One thing that rifts are not is a replacement for instanced dungeons. Adam took me into one unique instance, Four Seasons, that awaits players in their teens. Realm of the Fae is an airy outdoor deungone that progresses from tier to seasonal tier - Spring to Summer to Fall to finally Winter, where Fae Lord Twyll, an evil emissary from the Plane of Life, awaited us. The designers pointed out that each dungeon would have common sense exit points; that backtracking through an empty dungeon wouldn't be part of instance design in Rift: Planes of Telara.

Character creation in Rift is both streamlined or nuanced as you wish, with no stat point assignment decisions to muddy the primordial waters. Players first select whether they'll side with the idealistic Guardians or the thoroughly practical Defiants, then choose their race, customize their character's appearance and facial attributes using the en-vogue triangular slider that adds another dimension to slider bars. For the demo, we were shown the High Elves, a lanky Defiant-aligned race that certainly didn't come from Felwithe.

Two Defiant classes at level 20 - A Bladedancer (left) and a female and male Reaver (right).

Finally you'll choose your class, which was yet another subject that Trion is playing close to the vest on at the moment. If you're bored of WoW's narrow take on the class numbers and variety, Rift might be for you. The class list for the Defiants boasted nearly a dozen classes. We did sneak a peek at two classes, however - the tankish, sword-and-shield wielding Reaver and the roguish (but stealth spurning) dual-wielding Bladedancer. Both were Defiant classes, and at level 20 had less than a full bar of spells and abilities, which led me to wonder if spell and ability design was WoW-ishly deep than EQ2-ishly wide. Adam assured me that Rift wouldn't be a 3 button mashing MMO, however, but this question will probably have to wait until we can get our grubby hands on a beta build.

This screenshot of the Arcane Library shows the attention to graphical detail in Rift: Planes of Telara.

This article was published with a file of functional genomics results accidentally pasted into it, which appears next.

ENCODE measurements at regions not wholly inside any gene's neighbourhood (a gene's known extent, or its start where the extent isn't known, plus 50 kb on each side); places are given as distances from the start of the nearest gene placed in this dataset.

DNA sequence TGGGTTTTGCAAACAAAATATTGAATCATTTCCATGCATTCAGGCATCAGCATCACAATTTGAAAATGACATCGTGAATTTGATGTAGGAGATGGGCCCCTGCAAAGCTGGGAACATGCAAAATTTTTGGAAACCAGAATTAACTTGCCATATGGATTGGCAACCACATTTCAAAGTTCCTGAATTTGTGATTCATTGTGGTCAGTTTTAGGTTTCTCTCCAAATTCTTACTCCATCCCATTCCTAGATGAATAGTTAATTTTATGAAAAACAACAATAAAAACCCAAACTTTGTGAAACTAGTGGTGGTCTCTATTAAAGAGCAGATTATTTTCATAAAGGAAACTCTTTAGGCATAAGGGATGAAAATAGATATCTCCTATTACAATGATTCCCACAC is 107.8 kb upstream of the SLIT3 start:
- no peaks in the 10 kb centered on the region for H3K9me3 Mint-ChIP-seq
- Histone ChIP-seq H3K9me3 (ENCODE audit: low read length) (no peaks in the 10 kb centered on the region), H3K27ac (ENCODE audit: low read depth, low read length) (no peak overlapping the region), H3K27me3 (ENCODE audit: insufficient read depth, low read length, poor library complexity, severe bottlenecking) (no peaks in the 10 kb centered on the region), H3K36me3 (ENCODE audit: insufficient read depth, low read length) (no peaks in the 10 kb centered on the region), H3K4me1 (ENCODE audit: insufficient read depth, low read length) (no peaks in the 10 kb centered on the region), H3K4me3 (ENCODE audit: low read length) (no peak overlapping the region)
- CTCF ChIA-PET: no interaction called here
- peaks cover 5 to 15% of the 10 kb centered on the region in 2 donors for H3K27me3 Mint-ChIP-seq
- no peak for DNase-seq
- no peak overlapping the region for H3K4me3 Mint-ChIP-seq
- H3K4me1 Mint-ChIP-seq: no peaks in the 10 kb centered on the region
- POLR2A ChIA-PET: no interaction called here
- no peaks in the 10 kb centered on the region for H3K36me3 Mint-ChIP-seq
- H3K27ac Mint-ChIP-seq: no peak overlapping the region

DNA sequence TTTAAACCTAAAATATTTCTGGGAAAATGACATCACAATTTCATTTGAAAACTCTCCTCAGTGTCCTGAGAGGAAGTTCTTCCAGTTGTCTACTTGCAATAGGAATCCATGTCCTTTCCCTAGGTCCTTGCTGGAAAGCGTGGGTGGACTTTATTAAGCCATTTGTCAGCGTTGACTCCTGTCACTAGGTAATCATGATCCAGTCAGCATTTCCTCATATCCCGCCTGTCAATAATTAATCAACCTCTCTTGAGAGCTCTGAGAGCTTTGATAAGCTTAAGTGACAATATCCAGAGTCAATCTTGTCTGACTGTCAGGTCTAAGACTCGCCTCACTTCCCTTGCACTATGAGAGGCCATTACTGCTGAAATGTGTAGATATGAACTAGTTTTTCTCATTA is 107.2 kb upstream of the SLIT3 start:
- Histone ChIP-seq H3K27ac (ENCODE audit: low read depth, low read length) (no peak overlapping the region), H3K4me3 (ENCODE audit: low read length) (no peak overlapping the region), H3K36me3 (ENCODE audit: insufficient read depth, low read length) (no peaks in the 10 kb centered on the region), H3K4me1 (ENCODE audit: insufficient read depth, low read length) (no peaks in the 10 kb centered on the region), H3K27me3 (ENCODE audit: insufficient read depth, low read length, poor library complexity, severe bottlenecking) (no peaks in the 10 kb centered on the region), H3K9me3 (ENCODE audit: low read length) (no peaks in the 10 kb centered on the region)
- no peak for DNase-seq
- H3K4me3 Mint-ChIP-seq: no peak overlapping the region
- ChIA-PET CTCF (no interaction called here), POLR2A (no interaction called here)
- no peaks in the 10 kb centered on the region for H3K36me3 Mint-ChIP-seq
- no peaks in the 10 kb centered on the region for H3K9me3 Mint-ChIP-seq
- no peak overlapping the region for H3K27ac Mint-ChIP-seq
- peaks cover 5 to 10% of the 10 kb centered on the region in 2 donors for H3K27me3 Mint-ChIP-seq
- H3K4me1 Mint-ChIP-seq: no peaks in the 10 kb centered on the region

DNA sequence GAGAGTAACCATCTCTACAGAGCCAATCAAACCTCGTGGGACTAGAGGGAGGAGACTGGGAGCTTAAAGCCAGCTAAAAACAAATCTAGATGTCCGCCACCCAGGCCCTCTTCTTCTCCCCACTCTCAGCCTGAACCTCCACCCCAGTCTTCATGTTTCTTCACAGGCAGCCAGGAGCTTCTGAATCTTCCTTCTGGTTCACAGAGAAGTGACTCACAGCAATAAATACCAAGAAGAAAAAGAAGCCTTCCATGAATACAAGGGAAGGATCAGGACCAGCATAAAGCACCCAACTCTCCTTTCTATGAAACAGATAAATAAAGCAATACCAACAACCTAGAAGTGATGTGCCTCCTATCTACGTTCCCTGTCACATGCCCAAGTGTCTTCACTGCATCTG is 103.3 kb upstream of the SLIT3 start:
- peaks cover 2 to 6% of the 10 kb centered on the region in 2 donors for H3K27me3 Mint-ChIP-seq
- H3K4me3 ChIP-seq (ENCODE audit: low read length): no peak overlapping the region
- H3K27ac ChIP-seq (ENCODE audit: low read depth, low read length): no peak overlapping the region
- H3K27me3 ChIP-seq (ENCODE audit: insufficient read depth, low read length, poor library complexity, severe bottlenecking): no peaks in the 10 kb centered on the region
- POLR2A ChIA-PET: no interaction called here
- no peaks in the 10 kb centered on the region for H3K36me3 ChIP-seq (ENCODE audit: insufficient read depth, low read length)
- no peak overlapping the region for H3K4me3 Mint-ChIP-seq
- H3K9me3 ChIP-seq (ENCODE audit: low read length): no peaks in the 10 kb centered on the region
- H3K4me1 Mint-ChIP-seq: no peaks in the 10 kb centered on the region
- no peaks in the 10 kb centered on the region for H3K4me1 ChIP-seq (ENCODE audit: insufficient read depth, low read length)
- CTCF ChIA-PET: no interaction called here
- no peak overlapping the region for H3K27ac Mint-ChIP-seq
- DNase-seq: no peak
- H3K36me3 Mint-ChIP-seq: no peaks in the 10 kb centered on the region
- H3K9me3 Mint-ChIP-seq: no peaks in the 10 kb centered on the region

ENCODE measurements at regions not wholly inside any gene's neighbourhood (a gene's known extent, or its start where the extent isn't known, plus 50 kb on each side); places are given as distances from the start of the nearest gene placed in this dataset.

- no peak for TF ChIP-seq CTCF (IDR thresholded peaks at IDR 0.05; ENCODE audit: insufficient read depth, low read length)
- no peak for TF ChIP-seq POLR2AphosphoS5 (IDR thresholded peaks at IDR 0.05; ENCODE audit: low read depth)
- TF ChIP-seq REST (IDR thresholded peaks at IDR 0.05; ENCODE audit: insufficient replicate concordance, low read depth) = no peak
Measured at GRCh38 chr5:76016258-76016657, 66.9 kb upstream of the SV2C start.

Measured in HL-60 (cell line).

Graphically, mobs, characters, and the setting we saw was designed with obvious care, and an excellent example of the "stylized realism" we hear so much about - sort of an idealized photorealism rendered in "bright palette" colors. Hartsman described Rift as one of the first true high-definition MMORPGs, and while "HD" is largely open to interpretation, the character models and zone environments looked impressively crisp. So crisp and clean that Rift would be an ideal candidate for 3D, should Trion wish to open up that option. Animations are another place where Rift shines. Movement and combat is incredibly fluid, and with a reported 10,000 animations in the game, every type of mob dies in several different ways. It's one of those small things that tends to make a big impression as you play. Other essential MMO features - PvP, crafting, a player-to-player economy, were hinted at as well, but not discussed in detail.

Detractors might say that the fantasy MMORPG niche is thoroughly saturated. But for a number of "core" MMO gamers that spurn WoW and who quickly grew disenchanted with games like Vanguard and Aion , there's cause for excitement here. Between a known cadre of developers that has definitely paid their dues, a diverse cast of classes and races, a visually arresting world, crisp graphics, and, best of all, a well-polished first reveal (or re-reveal, if you prefer), Rift: Planes of Telara definitely has the potential to become the kind of fantasy MMORPG we'd hoped so many half-baked MMORPGs in recent years would eventually resolve into.

More coverage from Ten Ton Hammer coming soon, but in the meantime, learn more at http://www.riftgame.com

To read the latest guides, news, and features you can visit our RIFT Game Page.

Last Updated: Mar 13, 2016

About The Author

Jeff joined the Ten Ton Hammer team in 2004 covering EverQuest II, and he's had his hands on just about every PC online and multiplayer game he could since.